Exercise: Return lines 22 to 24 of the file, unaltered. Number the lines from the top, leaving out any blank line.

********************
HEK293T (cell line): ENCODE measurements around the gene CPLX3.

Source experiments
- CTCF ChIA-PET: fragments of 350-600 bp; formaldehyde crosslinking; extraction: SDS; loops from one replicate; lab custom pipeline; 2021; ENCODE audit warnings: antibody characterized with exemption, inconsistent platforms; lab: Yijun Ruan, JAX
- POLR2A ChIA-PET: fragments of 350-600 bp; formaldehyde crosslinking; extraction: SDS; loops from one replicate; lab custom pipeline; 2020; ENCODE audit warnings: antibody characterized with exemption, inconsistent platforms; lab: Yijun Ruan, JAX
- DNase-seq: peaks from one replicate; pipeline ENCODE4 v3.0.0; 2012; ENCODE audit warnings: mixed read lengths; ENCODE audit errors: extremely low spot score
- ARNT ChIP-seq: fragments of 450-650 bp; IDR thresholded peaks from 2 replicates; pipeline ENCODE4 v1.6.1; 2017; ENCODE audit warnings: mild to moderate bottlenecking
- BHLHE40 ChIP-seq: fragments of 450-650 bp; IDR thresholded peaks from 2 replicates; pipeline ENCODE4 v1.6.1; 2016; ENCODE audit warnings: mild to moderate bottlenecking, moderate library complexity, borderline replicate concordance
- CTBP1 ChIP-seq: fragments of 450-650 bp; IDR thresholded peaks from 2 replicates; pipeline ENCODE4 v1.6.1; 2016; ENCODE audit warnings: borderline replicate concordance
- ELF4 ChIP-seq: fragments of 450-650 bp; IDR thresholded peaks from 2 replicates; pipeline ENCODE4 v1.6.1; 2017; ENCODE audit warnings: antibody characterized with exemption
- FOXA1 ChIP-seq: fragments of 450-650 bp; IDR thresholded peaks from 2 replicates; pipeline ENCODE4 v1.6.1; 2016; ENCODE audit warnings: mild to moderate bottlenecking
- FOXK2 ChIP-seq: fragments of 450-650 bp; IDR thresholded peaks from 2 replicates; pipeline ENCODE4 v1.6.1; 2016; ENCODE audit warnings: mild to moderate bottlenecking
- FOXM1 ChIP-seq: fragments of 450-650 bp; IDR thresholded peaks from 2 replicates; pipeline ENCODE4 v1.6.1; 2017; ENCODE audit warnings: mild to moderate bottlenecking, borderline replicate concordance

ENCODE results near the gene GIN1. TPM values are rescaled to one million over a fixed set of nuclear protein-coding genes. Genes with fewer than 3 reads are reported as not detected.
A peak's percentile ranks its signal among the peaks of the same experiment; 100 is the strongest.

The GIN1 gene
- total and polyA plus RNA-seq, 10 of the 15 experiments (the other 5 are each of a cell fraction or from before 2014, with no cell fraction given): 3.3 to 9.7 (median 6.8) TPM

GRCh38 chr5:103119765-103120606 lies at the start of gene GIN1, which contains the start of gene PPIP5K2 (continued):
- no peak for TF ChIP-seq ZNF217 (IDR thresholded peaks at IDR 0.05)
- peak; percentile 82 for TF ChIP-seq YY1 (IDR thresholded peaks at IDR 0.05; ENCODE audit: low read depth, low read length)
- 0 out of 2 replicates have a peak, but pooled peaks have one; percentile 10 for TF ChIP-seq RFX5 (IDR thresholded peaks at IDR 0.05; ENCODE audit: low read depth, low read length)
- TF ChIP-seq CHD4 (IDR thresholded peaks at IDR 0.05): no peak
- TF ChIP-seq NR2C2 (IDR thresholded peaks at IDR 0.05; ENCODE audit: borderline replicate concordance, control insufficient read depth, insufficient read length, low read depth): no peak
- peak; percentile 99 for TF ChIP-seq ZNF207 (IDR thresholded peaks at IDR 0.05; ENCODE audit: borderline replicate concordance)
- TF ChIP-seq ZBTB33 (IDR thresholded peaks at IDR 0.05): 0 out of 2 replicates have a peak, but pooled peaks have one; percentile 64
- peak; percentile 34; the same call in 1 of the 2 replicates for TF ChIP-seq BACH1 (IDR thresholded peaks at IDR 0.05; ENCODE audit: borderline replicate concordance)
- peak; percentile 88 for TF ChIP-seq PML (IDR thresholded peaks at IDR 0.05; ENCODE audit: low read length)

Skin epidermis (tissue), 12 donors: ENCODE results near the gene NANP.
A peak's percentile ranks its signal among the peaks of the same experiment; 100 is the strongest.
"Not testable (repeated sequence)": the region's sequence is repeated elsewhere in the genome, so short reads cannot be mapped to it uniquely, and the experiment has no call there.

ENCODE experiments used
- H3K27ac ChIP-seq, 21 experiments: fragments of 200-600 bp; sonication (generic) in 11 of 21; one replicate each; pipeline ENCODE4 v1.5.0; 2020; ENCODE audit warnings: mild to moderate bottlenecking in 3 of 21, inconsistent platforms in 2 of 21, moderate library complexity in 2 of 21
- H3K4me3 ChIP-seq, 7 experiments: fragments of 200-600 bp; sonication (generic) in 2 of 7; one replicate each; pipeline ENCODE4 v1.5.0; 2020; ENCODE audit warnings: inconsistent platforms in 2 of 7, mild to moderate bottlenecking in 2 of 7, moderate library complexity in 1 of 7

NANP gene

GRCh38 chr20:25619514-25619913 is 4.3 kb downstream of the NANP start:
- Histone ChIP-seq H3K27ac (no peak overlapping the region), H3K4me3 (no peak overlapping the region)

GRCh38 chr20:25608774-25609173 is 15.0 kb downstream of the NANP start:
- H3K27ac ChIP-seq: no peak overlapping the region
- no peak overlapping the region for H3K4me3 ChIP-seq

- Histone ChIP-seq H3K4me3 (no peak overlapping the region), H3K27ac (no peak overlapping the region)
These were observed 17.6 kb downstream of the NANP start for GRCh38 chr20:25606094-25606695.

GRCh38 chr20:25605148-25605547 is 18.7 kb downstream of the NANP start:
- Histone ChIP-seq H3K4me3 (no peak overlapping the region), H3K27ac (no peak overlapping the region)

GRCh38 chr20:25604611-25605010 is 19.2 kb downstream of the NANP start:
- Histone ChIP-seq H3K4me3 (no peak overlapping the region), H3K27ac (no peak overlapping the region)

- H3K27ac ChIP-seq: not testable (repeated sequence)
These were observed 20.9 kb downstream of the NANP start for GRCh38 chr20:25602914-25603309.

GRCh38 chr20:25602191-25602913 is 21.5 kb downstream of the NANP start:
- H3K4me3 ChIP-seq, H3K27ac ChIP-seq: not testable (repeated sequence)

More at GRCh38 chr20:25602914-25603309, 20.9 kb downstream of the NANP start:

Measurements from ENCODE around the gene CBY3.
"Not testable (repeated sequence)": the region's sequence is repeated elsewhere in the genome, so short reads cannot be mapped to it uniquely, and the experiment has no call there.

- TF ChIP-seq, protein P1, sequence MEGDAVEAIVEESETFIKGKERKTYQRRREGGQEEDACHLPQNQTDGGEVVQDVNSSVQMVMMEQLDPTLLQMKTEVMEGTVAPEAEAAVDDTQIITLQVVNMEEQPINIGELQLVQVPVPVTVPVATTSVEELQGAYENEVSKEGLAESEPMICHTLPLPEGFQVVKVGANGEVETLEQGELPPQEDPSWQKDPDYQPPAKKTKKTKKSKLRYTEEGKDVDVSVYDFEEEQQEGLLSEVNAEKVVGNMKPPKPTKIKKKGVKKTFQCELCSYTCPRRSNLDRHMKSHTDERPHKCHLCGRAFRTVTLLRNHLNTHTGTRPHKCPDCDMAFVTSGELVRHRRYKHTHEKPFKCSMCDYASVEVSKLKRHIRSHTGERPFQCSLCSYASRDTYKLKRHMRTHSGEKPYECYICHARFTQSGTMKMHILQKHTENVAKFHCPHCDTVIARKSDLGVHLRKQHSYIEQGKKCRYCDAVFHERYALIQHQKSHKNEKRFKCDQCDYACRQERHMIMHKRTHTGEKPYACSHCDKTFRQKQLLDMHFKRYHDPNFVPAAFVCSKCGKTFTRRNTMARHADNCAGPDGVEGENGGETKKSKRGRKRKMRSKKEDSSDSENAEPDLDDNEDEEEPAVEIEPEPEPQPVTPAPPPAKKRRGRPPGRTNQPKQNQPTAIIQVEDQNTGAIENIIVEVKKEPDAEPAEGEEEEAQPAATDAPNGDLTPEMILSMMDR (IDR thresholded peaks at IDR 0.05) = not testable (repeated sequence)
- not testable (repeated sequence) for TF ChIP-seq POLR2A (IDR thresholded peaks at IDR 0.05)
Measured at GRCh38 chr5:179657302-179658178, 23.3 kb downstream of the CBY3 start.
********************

- TF ChIP-seq NR2C2 (IDR thresholded peaks at IDR 0.05; ENCODE audit: borderline replicate concordance, control insufficient read depth, insufficient read length, low read depth): no peak
- peak; percentile 99 for TF ChIP-seq ZNF207 (IDR thresholded peaks at IDR 0.05; ENCODE audit: borderline replicate concordance)
- TF ChIP-seq ZBTB33 (IDR thresholded peaks at IDR 0.05): 0 out of 2 replicates have a peak, but pooled peaks have one; percentile 64